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I don't know if this question is relevant here, or if it should wait for the upcoming Robotics Proposal, but I'll ask it anyway.

Chefs such as Heston Blumenthal and Ferran Adrià are known for appropriating various high tech pieces of equipment from labs and industry, and using them in their kitchens. I was wondering if any of them use robotic systems in the kitchen. I imagine that robotics would allow increased repeatability, reduced cost, and the ability to do things that would be very difficult for a human to do accurately or quickly, such as decorating food in novel ways.

By 'Robot' I mean something which has the ability to make controlled coordinated movements, on at least two axes, and manipulate the external world. This definition would not include things like bread makers or dishwashers, no matter how smart.

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What exaclty do you count as a robot do you mean robot staff or would something more like an intelligent bread maker count? –  Inverted Llama Sep 18 '12 at 11:35
    
@InvertedLlama - Aha, the old "What is a Robot?" definition problem. By robot, I mean something which has an external actuator under position control. E.G. a robot arm, or pick and place machine. Preferably with at least 2 degrees of freedom. I do not mean something like a bread maker or dishwasher. –  Rocketmagnet Sep 18 '12 at 13:13
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I don't think the question is worded particularly well, but I gave it a +1 for interest factor. I can imagine many uses for robotics in a commercial kitchen, but I'm unaware of any actual uses. Are there any? –  Carey Gregory Sep 19 '12 at 1:00
    
@CareyGregory - Thanks. How would you have worded it ? –  Rocketmagnet Sep 19 '12 at 8:53
    
Delete the first paragraph. The question is specific, answerable and directly pertains to cooking, so it's relevant here. Rather than asking if "any of them" use robotics, just ask if there are examples of robotics in the kitchen. Last sentence could go too. And you might want to add your definition of robotics –  Carey Gregory Sep 19 '12 at 14:33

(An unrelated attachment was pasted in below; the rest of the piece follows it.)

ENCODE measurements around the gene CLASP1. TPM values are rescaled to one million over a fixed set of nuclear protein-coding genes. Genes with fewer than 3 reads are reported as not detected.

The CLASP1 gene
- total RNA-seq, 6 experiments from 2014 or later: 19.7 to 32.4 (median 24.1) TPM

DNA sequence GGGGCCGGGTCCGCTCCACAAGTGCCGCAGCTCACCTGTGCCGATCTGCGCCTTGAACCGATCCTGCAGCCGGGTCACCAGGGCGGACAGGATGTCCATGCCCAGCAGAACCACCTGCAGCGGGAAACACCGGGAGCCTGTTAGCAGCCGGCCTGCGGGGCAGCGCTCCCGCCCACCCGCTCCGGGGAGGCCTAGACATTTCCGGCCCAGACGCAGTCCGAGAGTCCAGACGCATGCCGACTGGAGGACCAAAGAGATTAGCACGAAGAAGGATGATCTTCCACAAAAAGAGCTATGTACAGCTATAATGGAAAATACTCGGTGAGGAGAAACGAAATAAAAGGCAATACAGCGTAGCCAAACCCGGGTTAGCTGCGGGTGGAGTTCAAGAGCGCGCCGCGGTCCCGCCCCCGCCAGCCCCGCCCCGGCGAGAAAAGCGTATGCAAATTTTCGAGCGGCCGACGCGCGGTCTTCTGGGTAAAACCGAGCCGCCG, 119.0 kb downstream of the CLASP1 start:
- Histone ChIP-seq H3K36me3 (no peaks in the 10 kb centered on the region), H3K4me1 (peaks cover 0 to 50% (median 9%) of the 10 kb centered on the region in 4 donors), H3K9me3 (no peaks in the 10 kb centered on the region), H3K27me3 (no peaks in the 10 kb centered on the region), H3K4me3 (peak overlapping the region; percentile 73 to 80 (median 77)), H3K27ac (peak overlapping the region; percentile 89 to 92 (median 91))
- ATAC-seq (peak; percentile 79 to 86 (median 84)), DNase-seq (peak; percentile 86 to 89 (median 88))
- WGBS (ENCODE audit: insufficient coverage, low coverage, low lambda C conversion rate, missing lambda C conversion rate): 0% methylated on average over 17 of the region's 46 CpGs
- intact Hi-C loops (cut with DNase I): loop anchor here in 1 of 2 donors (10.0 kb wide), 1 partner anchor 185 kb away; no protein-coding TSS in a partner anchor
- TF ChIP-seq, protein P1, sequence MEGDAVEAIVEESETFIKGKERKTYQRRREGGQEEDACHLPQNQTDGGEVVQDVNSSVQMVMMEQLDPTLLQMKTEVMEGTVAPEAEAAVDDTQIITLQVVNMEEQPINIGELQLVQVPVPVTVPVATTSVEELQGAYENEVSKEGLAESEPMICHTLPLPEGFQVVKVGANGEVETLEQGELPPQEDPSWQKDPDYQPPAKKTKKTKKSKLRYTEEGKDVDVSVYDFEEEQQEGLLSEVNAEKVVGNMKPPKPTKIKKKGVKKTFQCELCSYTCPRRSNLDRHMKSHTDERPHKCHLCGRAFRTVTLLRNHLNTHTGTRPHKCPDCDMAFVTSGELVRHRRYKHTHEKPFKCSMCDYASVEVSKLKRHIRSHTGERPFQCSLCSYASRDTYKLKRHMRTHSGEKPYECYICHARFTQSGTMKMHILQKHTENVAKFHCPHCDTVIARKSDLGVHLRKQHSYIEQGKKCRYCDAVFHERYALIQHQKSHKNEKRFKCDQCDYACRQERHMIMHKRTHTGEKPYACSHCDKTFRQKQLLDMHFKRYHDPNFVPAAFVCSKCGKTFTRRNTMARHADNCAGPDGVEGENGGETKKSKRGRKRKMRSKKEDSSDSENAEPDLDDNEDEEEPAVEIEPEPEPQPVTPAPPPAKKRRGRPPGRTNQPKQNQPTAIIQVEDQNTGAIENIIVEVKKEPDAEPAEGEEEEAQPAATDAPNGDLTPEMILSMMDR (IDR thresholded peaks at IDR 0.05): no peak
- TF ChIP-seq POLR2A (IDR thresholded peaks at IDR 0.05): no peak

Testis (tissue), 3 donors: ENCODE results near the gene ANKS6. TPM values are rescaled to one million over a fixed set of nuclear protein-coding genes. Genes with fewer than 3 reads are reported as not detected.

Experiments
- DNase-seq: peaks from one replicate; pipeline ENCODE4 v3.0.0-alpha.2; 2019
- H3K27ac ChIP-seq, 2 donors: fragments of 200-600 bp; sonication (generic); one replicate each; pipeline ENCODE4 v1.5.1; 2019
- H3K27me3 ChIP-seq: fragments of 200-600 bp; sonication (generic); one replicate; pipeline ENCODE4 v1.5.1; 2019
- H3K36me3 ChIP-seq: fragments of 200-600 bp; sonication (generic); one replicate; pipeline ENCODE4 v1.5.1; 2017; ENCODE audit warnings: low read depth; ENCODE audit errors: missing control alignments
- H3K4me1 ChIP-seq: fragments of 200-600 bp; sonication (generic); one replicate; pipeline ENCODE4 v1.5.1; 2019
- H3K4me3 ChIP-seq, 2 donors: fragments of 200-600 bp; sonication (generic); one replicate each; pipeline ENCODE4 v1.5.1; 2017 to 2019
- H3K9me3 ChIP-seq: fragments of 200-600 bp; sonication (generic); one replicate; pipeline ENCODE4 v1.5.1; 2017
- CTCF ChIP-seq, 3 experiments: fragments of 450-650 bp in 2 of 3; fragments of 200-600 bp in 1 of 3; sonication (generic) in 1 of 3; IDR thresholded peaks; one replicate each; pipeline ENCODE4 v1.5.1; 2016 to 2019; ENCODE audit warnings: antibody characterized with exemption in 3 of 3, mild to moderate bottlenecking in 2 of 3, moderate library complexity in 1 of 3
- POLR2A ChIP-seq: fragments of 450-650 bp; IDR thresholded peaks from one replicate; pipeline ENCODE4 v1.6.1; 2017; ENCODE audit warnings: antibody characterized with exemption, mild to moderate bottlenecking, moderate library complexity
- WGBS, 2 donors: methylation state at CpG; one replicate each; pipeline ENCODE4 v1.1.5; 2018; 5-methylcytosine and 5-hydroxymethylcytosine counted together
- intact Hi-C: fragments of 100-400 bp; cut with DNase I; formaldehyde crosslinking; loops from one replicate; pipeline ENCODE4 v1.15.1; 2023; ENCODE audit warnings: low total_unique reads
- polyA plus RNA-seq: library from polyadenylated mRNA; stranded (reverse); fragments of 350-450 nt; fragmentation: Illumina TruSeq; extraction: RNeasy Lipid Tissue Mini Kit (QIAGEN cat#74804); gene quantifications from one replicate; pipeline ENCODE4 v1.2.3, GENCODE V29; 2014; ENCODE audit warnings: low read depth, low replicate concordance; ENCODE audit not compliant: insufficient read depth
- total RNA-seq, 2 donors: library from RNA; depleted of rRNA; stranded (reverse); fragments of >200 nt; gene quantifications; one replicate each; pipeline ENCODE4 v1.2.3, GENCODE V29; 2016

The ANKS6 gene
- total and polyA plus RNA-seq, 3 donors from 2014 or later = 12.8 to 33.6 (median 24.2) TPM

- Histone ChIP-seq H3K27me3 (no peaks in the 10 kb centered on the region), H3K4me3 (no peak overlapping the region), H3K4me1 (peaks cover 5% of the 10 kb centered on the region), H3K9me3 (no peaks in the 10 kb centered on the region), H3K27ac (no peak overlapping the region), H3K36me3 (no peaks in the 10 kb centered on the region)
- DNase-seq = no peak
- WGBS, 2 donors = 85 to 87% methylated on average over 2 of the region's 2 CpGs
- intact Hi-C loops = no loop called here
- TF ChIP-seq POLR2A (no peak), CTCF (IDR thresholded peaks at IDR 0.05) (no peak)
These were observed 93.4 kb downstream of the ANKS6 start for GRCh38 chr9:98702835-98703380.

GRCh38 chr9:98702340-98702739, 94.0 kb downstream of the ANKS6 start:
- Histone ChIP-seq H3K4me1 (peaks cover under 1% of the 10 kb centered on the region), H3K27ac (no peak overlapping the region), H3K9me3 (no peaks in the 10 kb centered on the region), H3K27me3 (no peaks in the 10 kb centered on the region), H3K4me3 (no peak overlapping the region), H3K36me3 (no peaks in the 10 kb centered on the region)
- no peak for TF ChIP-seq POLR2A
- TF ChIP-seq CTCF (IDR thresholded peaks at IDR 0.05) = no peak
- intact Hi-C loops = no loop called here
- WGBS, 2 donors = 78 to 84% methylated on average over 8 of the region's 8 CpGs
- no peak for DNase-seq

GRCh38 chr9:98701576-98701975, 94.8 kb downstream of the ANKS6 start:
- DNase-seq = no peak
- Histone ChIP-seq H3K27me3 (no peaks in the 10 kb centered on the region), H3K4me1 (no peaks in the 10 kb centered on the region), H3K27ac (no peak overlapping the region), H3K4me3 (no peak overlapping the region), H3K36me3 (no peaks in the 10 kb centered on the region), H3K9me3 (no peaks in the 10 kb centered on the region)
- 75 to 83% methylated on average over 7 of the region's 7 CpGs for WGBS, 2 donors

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3 Answers 3

The simple answer is YES! There are a number of chefs currently experimenting with the implementation of robots in their kitchens. There are various technologies and the research is on several fronts, including what I think is most interesting which is controlling nutritional values for specialized diets. Food printing is where I am seeing most chefs focusing their attention.

One of the first examples is actually just a concept design called Cornucopia by Marcelo Coelho: http://web.media.mit.edu/~marcelo/cornucopia/

I started a site to document these developments which are currently unfolding. For example, Paco Morales is experimenting with Food Printing in his kitchen: http://robotsingastronomy.com/food-printing-at-restaurante-paco-morales/

There are several other examples I hope to add to the site soon. It is really an exciting field!

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Great answer! Many thanks. –  Rocketmagnet Dec 3 '12 at 23:00
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You just reminded me of this @kmc

http://kotaku.com/5936818/holy-crap-an-army-of-robots-ready-to-slice-your-noodles/gallery/1

It's not really that more advanced than a food processor but it's in the right vein.

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As a robotics integrator myself, I have met with noodle chefs who are looking to implement robotic arms to knead their dough in series of controllably complex movements designed uniquely (or even pass down from generations) to produce noodle of their "proprietary" texture. And that also allows the owner or the noodle chef to protect their preparation technique with technology without the need to hire and train additional chefs who may steal their technique or receipt.

All in all, I think robotics may help restaurant to mass "manufacture" and offer protection of their recipe at a somewhat higher level.

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That is very interesting, and an application I hadn't even thought of. Yes, I think that kitchen robotics would help lower the cost of high quality restaurant food. –  Rocketmagnet Sep 20 '12 at 8:35
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